MONDAY, APRIL 4, 1955 BLYTHEVTLLE. (AKKJ COURIER NEWS PAGBKTN* MIAMI, Fla. — A New York Yankee play-er-boy found nearby Miami Beach so alluring on. an exhibition trek here from Florida's west coast that after return to St. Pete he ducked the club for a quick return to the gay life . . . family man. too ... Didn't meet i peloU plunger at the new Hollywood. Fla., jal alal fronton who thought they swung the cesta on the square . . . and who, aeverlheless, didn't pour In the pesoi >i the gambling windows . . . fascinating sport, though . . . One of the older and more respected golfers on the pro circuit teed off privately on Mike Souchalc's flare-up in the last round of the St. Petersburg Open . . . when the Durham Driver got in an harangue with a gallerylte over whether or not he (Souchak) had too much temper ... "Good golfer's got no business arguing with a spectator," snapped the old pro ... As a Duke University grldder, Mike was already a fine golfer ... so much so he sneated off wsek-ends to clean up in matches around Asheville . . . under another name . . . • * * Unforgettable: the elderly dowageri at Pinehurst ill rimled formal of a Friday evening . . . 'and adjourning to the TV room promptly at 10 (EST) to expert bouts involving kids Costa, Martinez, Lopes or Mederos ... If, Gulfstreara Park ever gets the early dates on Florida's racing season, It would drive Tropical Park right out of business ... the little track Would starve in April ... But since the state legislature has budgeted money not collected till next year, Tropical has to stay solvent, our agent advises ... No more intelligent promoter in equine circles than Horace Wade, Gulfstream guest-greeter. Could Pat Lesser of Seattle be contemplating a conversion to pro golf by entering every tournament on the winter wheel . . . especially the Opens? ... • • • George Weiss of the Yanks was against shoveling out all the bonus money '$40,000) to pirate 18-year-old shortstop Tom Carroll from Notre Dame ... But Chief Scout Paul Kricnell insisted the Yanks have to get in the bonus swim ... or miss all the superior kids. ... On the football side, Notre Dame has to contend next fall with a sellout against hopped-up Miami of Florida . . . already boosting Whitey Rouviere, in an all purpose right half, for All-America . . \ After 18 years in boxing, light-heavy champ Archie Moore cleared $44,000 Ia«t yeiir . , . after one year, his blggett threat, Floyd Patterson, already -netted half th»t, or ?M,000 . •. . Before shooting down to Mexico City and a victory in the Pan-Am games, phenomenal half miler Arnie Sowell of Pitt lengthened out in a practice session just for the heck of it ... and running on the slower boards, without any competition, without extending himself, was clocked In 4:12 in the first mile he ever ran ... U. S. Open champ Ed Furgol Is oostponing required surgery on his right arm because H would lay him off for a year . . . although he's playing in constant pain ... • • • Connie Mack, '92, was seen at a movie the other night without classes . . . and was seen frequently on the Pirates' bench at Ft. Myers for three Innings or no during games . . . They were the first club he ever managed — in 1884-95-96 ... Between you'n'me, the Cleveland Indians have the right idea in baseball promotion, with behind the fence parties and picnics in the vast center field spaces ... but can you imagine Larry Doby landing In your potato salad? . . . Pro Basketball NBA PLAYOFFS By THE ASSOCIATED PRESS Fort Wayne 96, Syracuse 89 (Syr- «cuse leads best-of-7 final series J-l) Tommy Carroll, 18-year-old Yankee bonus rookie, Is the youngest player on the New York roster. Chicago Sports Editor Urges Moore to Quit CHICAGO UP)— Arch Ward, sports editor of the Chicago Tribune, last night urged light heavyweight champion Archie Moore to retire and :'void endangering his life. Moore already has been barred from fighting in California Because of a heart condition. Matador Pulls Self from Bull's Horns for Kill Honors Ttxoi Co«d With Copt; 9-Inch Wound Not Striout CIUDAD Acun», Mex. W — A matador i m p » 1 e d on the horns jerked himself free and killed the bull In top style yesterday. The 4-year-old bull rammed a horn into Mexican Mflnolo Marquer moments after Marquez presented his ceremonial cape to a Texas coed. The horn, which ranged upward, opened a nine-inch wound. Doctors said after a \\vo-hour operation last night Marquez. 22, suffered internal injuries but should recover quickly. It happened as Marquez was about to. plant the sword to kill his first bull of the afternoon In this town across the Rio Grande from Del Bio. Tex. As he went in over the horns to plunge the sword between the shoulders, the bull embedded Us right horn in the young matador's lower body. Marquez dropped h • muleta and sword and, holding to the bull, pulled himself free. Clutching his wound and shouting to those rushing to hts help to stay back, he picked up his mu- leta and sword. He sighted down his sword again and killed the bull with such skill judge- gave him the rare award of ears and tail. Marquez earlier had presented his ceremonial cape as an indication • of close friendship to Miss Tommie West, 18. of Coleman, Tex., a freshman at the University of Texas. Miss West said she had attended all his fights since last October. Maxwell Takes Top Money In Azalea Open WILMINGTON, N. C. (IP) -Billy Maxwell, with a check for $2,200 first place money in the Azalea open golf tournament in his pocket headed for Augusta, Go., today and the Masters tournament opening Thursday. The 25-year-old Odessa, Tex., professional of 17 months, broke into the major victory column for the first time since leaving tb,e amateur and beat massive Mike Souchak of post an 18 under par total of 270 ranks with a G9 finish yesterday to Durham, N. C., by one stroke. Maxwell, U. S. amateur champ In 1951. had picked up $4,800 In earlier tournaments this winter. Souchak, who padded by $1,500 his earlier bankroll of $11.200 which led the circuit, «also Is headed lor the Masters. Bob Toskl of Livingston, N. J., whose $65,000 led the money men in 1954, finished with a 72 for 275 and third place, worth $1,270. Major Lecgue Previews Dodgers' Flag Chances Rest On Campanella, Newcombe (One el a Series) By JA ,'K HAND JACKSONVILLE, Fla. (AP) Can Brooklyn bounce back and de-th'-one the New York Giants? Tne answer probably rests in the left hand of catch-] er Roy Cavnpanella and the right arm of pitcher Don Newcombe. "If tho« two fellows can come back, they can stimulate the restj of the club," said Manager Walter the man he followed.' Alston Can't Be Blamed 1 "Some of you writers said Roy Campanella Don Newcombe Alston, starting his second year as boss of the Brooks. "Cnmpanella has indicated he can swing a. bat a lot better than last year when he was nursing that hand after his operation," Alston continued. "If anything, Campy Is swinging too hard, try- Ing to hit the ball Into the stands. He seems to have plenty of his old power and appears ready to wipe out the memory of his poor year. "About Newcombe. we can't be sure yet. In the first 13 Innings h« pitched, he didn't walk a man. He has been throwing harder than he did last year when he was troubled off and on with a. sore shoulder. We hav« started him off different, taking it a little slower. Maybe he tried too hard last year to get back in swing after his stay In the Army." Much has been written about Alston's failure to assert himself as a "take charge guy" In his freshman year. Some claimed he was too «a«y to hi* dealing! with the player* In sharp contrast to the driving tactic* of Chuck Dresscn, was going to be tougher this year, ' Alston said the other day. "but I never said that. Remember, you fellows said it." He dropped the subiect bluntly. When a writer tried to needle Alston into a sharp answer by reminding him that Dressen, now Washington manager, had predicted Brooklyn should win "unless every player breaks an arm," Alston quietly* replied: "Let Charley run his own club and I'll run mine. I'm not feuding I that gap. with anybody." Alston certainly couldn't be blamed for the injuries that hampered Campanella last season or the attack that sidelined Johnny Podres for a vital month of the campaign. Perhaps he coulr 1 have dsi- played more imagination and daring but his methods were successful in the minors and he deserves a chance to show he can do better. Although the Dodders, favored to win in a romp, finished second to New York in '54, they were beaten only five games. A sound Campanella and Newcombe could close llVe Have The E.C: ROBINSON LUMBER CO. Ph. 3-4551 Blyth»vill«, Ark. This is your opportunity to save on your Easter Wardrobe Timely's Famous Plateau Suits Reduced Smart Light Spring Colors - tan, Eggshell, Rust, Green. In a good range of sizes. 40 to choose from $ 59 50 other timely Suits, Including charcoal plateau 72 50 Sports Coat and Contrasting Slacks nationally Advertised In New Light Shades Both Coat K Slacks Announcing Change of Ownership It is with a great deal of pride and pleasure that we announce the purchase of the R. D. Hughes Clothing Co. W« feel that the staff, the lines of merchandise, and the policies of this store are a* good as nny in this trade territory. We invite our many friends to visit our store. Muson and Walter Day. Nunn-Bush and Edgerton NUNN-BUSH Reg. 18.95 Values 195 4 195 & 12'% 14' Others from 18.95 Spring and Summtr Shots Rtductd Many Stylu Including 2-ton* Nylon Miih fDGERTON Reg, 13.95 ValtMi 195 Others From 12.95 FOR INDIVIDUALITY. .^ IT'S THE DOBBS Char-Brown An unusually versatile colorji combination . . . rich deep-tone brown with a] Cliar-Grcy hand. Try the Char-Brown in your moat becoming lower-taper crown and narrower brim proportions, and in the beadsizes that give you utmost individuality. Available also in Char- Grey ... come in and try it on today. R.D. HUGHES CO, WALTER DAY FRED SANDEFUR, Mgo. MASON DAY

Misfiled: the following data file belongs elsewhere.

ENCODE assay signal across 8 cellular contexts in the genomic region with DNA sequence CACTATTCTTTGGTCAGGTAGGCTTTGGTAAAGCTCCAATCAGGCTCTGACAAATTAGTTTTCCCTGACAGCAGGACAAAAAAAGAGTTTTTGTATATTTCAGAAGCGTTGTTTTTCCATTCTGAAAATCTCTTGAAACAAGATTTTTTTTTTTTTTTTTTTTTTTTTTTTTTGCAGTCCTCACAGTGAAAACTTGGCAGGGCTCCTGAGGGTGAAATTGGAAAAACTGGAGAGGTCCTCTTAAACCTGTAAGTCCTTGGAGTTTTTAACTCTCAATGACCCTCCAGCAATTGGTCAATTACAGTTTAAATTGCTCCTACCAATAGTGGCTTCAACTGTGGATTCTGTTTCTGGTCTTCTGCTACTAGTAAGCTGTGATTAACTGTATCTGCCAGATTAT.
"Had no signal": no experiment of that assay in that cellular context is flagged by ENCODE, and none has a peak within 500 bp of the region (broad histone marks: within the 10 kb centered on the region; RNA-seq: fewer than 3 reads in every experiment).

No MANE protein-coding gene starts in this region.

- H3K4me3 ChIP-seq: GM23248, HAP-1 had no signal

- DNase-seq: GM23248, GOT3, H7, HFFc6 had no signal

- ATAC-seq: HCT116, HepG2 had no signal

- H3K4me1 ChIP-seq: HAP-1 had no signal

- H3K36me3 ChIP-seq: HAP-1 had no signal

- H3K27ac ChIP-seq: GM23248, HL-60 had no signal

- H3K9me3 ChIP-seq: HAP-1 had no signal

Get access to

  • The largest online newspaper archive
  • 14,500+ newspapers from the 1700s–2000s
  • Millions of additional pages added every month

Try it free